Wet markets, exotic animal trade need stricter regulations to prevent next pandemic, Duke expert says

Coronavirus

DURHAM, N.C. (WNCN) – From bats, then to something else, then to humans.

A new joint World Health Organization-China study said that’s the likely origin story of SARS-CoV-2, the virus that causes COVID-19.

“It went from bats to something to humans. I think it’s going to be very difficult to pin down what that secondary host will be, but there are a lot of likely suspects” said Dr. Stuart Pimm, a world-leading ecologist with the Nicholas School of Environment at Duke University.

Pimm agrees that SARS-CoV-2 likely did start with a bat that infected an exotic animal sold at one of China’s wet markets. It was then passed on to humans. But, we may never know what that secondary animal was.

“You can sort of walk along and point to the animal you want to have slaughtered and served up for lunch. So, I think basically what they’ve said is that’s the simplest explanation is the likely one, and I find that credible. I think it would be very unlikely if it were anything else.”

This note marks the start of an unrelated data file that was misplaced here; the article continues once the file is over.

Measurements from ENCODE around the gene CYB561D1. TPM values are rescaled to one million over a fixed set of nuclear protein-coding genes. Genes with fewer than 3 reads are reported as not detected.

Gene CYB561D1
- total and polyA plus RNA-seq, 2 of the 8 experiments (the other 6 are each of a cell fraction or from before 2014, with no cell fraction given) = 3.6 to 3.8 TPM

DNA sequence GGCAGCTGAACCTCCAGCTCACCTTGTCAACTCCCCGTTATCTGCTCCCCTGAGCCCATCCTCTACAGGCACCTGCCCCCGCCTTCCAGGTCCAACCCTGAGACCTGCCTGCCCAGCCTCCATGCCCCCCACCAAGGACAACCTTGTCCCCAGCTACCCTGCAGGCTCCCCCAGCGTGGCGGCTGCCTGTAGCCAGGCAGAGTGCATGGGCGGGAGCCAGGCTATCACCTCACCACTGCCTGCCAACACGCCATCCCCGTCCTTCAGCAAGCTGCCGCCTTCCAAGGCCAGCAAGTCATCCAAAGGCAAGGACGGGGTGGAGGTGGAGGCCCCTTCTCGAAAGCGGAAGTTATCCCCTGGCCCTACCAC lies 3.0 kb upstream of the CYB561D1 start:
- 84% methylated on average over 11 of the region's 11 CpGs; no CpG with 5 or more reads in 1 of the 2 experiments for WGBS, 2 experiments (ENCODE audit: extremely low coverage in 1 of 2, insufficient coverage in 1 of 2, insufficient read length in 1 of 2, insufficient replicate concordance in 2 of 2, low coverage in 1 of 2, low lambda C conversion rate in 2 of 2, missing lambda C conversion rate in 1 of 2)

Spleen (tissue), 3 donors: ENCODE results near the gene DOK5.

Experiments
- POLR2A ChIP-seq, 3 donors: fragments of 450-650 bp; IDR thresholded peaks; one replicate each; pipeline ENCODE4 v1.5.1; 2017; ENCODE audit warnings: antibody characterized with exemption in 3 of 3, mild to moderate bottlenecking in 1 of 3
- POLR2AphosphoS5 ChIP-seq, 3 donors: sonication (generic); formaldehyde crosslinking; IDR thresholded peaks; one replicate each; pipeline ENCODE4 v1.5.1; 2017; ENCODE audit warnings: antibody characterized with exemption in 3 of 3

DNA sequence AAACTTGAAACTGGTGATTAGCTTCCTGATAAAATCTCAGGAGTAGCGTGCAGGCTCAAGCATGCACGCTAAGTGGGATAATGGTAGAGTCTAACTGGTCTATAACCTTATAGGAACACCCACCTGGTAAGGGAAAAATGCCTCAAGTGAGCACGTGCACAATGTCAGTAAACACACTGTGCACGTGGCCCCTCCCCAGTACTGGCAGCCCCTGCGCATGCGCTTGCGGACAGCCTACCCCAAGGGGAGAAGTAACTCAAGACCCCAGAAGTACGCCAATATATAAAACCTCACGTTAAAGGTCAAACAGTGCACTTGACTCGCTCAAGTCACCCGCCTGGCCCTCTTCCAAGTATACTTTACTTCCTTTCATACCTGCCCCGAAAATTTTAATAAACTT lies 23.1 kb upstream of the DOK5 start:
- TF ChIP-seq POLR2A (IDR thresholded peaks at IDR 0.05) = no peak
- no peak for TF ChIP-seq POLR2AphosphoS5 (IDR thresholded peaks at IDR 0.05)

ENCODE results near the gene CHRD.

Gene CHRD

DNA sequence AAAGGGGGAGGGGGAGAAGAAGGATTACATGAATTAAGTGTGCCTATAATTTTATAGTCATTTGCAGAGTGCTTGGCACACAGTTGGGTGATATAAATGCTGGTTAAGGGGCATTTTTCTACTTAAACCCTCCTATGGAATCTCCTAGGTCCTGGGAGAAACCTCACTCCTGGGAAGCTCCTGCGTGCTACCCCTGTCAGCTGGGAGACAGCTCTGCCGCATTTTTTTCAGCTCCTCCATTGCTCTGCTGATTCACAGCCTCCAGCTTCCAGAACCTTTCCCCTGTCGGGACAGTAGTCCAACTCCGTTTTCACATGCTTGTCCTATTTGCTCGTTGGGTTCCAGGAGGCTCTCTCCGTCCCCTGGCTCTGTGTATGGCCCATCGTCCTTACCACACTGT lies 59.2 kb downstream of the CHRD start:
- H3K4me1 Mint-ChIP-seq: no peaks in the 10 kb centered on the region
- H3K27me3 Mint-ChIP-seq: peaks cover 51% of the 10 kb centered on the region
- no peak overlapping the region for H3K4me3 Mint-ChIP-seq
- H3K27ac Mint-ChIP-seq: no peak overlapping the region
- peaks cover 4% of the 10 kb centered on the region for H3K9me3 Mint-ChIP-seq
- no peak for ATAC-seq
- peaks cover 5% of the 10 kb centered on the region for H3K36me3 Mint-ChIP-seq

Some have suggested it was conjured up in a lab in Wuhan. Pimm does not believe that is the case. Independent genomic studies have also concluded the virus originated in nature.

Pimm said there are multiple ways to stop the next coronavirus. One way it to discontinue wet markets.

“This kind of exotic food (is) in many places, not everywhere, in many places, a luxury. People do not need it, by and large, to survive. That’s something we should slow down. We should regulate it very carefully,” Pimm said.

He added that the destruction of tropical rain forests exposes humans to disease.

“We do not need to be intruding in places where there’s a lot of species and where there’s a lot of species that can harm us. With hindsight, we would never have wanted to destroy the forests of West Africa out of which came HIV.” 

HIV/AIDS has killed around 33 million people. COVID-19 has claimed nearly 3 million lives. Pimm also said the international trade of exotic animals needs to slow down and be inspected properly to stop the spread of disease.

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